The ‘worst day of the Ebola outbreak in the Democratic Republic of Congo’ as 14 new cases are diagnosed in 24 hours as death toll reaches 439
- A further 14 cases of the deadly virus were confirmed, taking the total to 713
- Nine were in Katwa, a city of thousands close to the Ugandan border
- The rapid spread in this area is threatening Uganda and Rwanda, experts said
Democratic Republic of the Congo recorded its largest one-day increase of Ebola cases yesterday, as the country’s deadly outbreak shows no signs of slowing.
A further 14 cases of the virus were confirmed yesterday, taking the total to 713 cases since the epidemic was declared in August.
Nine of the new cases were in Katwa, a city of a several hundred thousand people just outside Butembo.
Several other zones in this district have been hit already, and fears are growing that the disease could spread into Uganda and Rwanda.
Democratic Republic of Congo recorded the largest one-day increase of Ebola cases on Wednesday. Experts fear Ebola is spreading south from the smaller cities of Beni and Butembo, where most of the outbreak has taken place so far, to Goma, close to the border with Rwanda
The virus has already taken the lives of 439 people, making it the second worst outbreak in history, after the 2013-2016 outbreak in West Africa.
The health ministry said in a daily bulletin that the area near the Ugandan border has emerged as the outbreak’s new epicentre.
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The ministry also announced six new deaths of confirmed cases as well as the recovery of one patient.
It comes just days after health officials expressed concern about Ebola travelling south and reaching the city Goma, which sits on the border with Rwanda.
Goma has almost double the population of Butembo, meaning there is a much higher potential for the virus to spread quickly.
If Ebola does make it to the major city of Goma then ‘all bets are off’ for the bid to control the outbreak, one health official said earlier this week.
Health officials have struggled to bring the current outbreak, Congo’s tenth since 1976, under control.
This has largely been due to widespread militia violence in eastern Congo, which experts say has hampered the response from aid workers.
WHAT IS EBOLA AND HOW DEADLY IS IT?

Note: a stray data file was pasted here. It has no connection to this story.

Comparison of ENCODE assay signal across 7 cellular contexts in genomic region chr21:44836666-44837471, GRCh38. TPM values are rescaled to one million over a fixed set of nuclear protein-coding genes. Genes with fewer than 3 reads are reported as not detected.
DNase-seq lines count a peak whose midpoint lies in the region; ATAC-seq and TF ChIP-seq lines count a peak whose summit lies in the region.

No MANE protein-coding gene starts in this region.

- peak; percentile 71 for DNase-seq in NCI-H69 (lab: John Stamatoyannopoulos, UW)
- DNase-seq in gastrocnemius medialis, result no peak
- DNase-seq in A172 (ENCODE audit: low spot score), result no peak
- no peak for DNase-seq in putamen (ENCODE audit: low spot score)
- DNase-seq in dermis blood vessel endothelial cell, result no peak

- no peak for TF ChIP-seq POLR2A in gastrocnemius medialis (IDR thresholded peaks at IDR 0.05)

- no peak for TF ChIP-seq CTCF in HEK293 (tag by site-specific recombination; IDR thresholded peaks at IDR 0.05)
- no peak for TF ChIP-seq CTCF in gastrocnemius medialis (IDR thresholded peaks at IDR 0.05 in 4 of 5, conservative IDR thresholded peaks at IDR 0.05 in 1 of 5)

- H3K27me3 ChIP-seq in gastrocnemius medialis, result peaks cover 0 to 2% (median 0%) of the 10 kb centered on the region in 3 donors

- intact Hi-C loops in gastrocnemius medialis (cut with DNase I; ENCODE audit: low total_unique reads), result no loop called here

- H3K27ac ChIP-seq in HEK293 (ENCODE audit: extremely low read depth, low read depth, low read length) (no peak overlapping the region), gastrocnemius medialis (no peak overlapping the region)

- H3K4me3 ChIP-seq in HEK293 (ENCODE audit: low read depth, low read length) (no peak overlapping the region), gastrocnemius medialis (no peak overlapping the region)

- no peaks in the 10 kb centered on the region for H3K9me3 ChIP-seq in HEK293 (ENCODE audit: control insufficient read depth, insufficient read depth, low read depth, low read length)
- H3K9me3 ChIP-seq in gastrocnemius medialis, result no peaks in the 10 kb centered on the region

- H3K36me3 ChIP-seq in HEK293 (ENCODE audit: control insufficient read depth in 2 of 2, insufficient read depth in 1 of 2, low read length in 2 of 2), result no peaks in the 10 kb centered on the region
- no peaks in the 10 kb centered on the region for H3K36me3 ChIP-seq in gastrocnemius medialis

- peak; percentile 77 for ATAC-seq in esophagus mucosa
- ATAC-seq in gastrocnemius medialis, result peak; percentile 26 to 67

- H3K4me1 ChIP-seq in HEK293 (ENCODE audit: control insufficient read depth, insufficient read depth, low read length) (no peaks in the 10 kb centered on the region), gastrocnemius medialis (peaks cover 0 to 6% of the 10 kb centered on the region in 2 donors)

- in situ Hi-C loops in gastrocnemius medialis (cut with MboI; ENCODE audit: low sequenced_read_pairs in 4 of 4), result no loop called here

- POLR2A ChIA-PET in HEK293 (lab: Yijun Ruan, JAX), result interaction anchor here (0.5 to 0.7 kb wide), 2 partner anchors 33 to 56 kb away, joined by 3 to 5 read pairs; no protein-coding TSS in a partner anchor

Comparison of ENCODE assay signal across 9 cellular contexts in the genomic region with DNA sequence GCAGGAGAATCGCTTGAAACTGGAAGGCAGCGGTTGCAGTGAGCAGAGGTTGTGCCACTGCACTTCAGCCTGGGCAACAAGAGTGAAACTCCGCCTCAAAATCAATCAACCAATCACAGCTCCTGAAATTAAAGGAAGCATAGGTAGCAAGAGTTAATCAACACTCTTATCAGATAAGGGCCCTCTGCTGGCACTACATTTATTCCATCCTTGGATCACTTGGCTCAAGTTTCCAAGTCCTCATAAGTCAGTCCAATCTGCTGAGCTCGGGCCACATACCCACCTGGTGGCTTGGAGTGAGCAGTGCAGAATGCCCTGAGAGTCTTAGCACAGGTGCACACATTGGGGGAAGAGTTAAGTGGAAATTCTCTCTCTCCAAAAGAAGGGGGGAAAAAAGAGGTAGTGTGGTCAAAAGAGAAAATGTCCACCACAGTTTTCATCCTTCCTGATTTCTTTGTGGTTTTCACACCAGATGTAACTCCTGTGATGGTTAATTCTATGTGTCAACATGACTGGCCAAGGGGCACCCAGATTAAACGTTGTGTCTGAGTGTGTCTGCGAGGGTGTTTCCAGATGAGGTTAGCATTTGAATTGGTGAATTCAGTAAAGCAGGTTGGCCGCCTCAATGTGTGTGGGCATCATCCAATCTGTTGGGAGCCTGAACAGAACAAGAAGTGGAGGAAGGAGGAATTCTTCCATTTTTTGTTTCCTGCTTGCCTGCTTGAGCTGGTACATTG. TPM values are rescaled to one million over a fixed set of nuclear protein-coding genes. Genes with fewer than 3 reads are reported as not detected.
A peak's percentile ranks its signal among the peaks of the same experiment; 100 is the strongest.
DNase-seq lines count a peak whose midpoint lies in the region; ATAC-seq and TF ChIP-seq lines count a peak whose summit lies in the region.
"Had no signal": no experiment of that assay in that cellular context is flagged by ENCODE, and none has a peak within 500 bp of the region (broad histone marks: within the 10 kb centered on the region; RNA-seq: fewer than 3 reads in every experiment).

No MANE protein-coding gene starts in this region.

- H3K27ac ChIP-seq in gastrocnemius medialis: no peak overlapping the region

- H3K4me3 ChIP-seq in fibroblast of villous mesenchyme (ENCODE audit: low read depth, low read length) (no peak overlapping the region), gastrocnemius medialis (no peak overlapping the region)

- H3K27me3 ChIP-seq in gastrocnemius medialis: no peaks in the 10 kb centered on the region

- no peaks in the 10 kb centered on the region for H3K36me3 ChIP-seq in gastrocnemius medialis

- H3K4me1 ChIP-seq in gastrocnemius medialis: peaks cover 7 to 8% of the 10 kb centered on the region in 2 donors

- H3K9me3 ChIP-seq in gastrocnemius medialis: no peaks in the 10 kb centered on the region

Ebola, a haemorrhagic fever, killed at least 11,000 across the world after it decimated West Africa and spread rapidly over the space of two years.
That epidemic was officially declared over back in January 2016, when Liberia was announced to be Ebola-free by the WHO.
The country, rocked by back-to-back civil wars that ended in 2003, was hit the hardest by the fever, with 40 per cent of the deaths having occurred there.
Sierra Leone reported the highest number of Ebola cases, with nearly of all those infected having been residents of the nation.
WHERE DID IT BEGIN?
An analysis, published in the New England Journal of Medicine, found the outbreak began in Guinea – which neighbours Liberia and Sierra Leone.
A team of international researchers were able to trace the epidemic back to a two-year-old boy in Meliandou – about 400 miles (650km) from the capital, Conakry.
Emile Ouamouno, known more commonly as Patient Zero, may have contracted the deadly virus by playing with bats in a hollow tree, a study suggested.
HOW MANY PEOPLE WERE STRUCK DOWN?
Figures show nearly 29,000 people were infected from Ebola – meaning the virus killed around 40 per cent of those it struck.
Cases and deaths were also reported in Nigeria, Mali and the US – but on a much smaller scale, with 15 fatalities between the three nations.
Health officials in Guinea reported a mysterious bug in the south-eastern regions of the country before the WHO confirmed it was Ebola.
Ebola was first identified by scientists in 1976, but the most recent outbreak dwarfed all other ones recorded in history, figures show.
HOW DID HUMANS CONTRACT THE VIRUS?
Scientists believe Ebola is most often passed to humans by fruit bats, but antelope, porcupines, gorillas and chimpanzees could also be to blame.
It can be transmitted between humans through blood, secretions and other bodily fluids of people – and surfaces – that have been infected.
IS THERE A TREATMENT?
The WHO warns that there is ‘no proven treatment’ for Ebola – but dozens of drugs and jabs are being tested in case of a similarly devastating outbreak.
Hope exists though, after an experimental vaccine, called rVSV-ZEBOV, protected nearly 6,000 people. The results were published in The Lancet journal.
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